Following the sensational era of WikiLeaks, world governments have been doing their best to get control on online communication. And the latest to join the club is Twitter, which recently released its transparency report, announcing that it was indeed complying with requests by world governments. What kind of requests are these? According to the official Twitter blog, governments have been asking Twitter to:
- Disclose user information
- Without certain content
- Take down unsuitable tweets and links
Here’s a country-by-country breakup of government request and the extent to which the micro-blogging platform complied:
As we can clearly see from the table, United States leads the pack with a whopping 679 requests. Note that the second-highest number is that of Japan, about one-seventh that of the US (98 requests). But even more interesting is the percentage; whereas Twitter complied with 75% of the US government’s requests, it is only 20% for Japan. The percentage is higher (33%) for Greece Australia, even though the number of requests is far, far less. and Countries like India do not hold much weight for Twitter, apparently, as none of the handful of requests (less than 10) was entertained. Clearly, the claws of Internet censorship are tightening their hold around social media too, and before long the illusion of a free, safe Internet will be shattered.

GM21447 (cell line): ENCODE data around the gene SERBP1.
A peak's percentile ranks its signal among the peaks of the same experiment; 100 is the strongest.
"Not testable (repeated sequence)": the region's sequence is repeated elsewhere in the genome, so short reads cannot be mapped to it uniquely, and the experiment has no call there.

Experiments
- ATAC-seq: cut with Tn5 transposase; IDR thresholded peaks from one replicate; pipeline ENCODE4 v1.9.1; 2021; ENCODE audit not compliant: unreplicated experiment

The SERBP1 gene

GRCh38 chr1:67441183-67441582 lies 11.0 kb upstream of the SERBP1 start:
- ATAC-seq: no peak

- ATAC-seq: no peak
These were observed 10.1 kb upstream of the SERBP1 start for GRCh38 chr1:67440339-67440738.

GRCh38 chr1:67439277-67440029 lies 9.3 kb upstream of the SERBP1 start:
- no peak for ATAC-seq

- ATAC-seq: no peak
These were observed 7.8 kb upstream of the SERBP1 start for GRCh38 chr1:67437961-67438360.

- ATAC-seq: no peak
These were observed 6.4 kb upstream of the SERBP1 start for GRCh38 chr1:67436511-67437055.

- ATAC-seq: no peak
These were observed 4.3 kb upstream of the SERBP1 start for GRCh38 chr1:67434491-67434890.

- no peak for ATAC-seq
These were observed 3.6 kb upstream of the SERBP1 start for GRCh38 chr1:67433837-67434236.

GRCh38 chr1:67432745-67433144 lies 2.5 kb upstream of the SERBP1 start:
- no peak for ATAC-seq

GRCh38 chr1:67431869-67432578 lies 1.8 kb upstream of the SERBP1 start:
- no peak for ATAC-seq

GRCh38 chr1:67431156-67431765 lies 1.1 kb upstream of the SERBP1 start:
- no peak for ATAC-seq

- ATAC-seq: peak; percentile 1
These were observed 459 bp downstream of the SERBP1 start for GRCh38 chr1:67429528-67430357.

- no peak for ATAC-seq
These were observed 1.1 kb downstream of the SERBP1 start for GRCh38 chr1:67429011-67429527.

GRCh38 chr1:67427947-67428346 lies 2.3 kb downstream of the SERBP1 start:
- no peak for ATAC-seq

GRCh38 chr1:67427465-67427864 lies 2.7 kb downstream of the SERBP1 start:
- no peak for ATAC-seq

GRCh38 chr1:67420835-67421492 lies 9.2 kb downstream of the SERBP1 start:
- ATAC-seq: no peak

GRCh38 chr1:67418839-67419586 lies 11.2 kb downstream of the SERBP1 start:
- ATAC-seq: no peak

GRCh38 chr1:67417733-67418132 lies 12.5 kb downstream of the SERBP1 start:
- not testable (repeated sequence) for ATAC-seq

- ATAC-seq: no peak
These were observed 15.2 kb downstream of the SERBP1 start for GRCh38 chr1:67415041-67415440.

But Twitter also refuses to relent
While the news is discouraging for must Twitter users, there is also some silver lining in the clouds. In contrast to Google, who has been taking down URLs and content in line with government demands, Twitter refuses to budge. The company says in its guidelines, “If we receive information that gives us a good faith belief that there is an emergency involving the death or serious physical injury to a person, we may provide information necessary to prevent that harm, if we have it.”
But that makes me wonder: Could it be just a matter of time before Twitter is pressured into deleting content, too? If that happens, it will be the worst day in tweeting history.